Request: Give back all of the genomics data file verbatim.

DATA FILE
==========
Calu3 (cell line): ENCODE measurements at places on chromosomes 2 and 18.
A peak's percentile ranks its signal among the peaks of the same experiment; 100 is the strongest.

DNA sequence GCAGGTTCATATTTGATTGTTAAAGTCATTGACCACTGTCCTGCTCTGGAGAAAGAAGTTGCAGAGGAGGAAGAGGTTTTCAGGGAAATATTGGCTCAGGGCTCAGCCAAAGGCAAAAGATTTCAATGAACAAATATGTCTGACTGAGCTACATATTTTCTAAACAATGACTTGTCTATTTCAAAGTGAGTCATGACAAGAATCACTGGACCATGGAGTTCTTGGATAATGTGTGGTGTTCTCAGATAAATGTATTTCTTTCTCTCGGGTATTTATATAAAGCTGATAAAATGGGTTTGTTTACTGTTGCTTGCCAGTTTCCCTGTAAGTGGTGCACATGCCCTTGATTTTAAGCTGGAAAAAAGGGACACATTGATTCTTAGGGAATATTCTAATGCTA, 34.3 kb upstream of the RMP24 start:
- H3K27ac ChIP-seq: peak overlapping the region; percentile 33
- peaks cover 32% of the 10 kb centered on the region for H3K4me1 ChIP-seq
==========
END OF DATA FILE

Calu3 (cell line): ENCODE measurements at places on chromosomes 2 and 18.
A peak's percentile ranks its signal among the peaks of the same experiment; 100 is the strongest.

DNA sequence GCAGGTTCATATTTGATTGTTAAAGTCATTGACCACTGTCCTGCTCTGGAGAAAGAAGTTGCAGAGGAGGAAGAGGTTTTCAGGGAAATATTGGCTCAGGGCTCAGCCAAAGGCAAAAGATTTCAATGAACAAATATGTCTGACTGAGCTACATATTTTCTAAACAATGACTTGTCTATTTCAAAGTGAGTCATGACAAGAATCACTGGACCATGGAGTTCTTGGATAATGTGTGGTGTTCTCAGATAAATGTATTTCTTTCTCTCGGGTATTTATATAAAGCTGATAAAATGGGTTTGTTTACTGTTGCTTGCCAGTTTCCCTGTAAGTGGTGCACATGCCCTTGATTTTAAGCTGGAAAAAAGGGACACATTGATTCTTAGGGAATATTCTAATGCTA, 34.3 kb upstream of the RMP24 start:
- H3K27ac ChIP-seq: peak overlapping the region; percentile 33
- peaks cover 32% of the 10 kb centered on the region for H3K4me1 ChIP-seq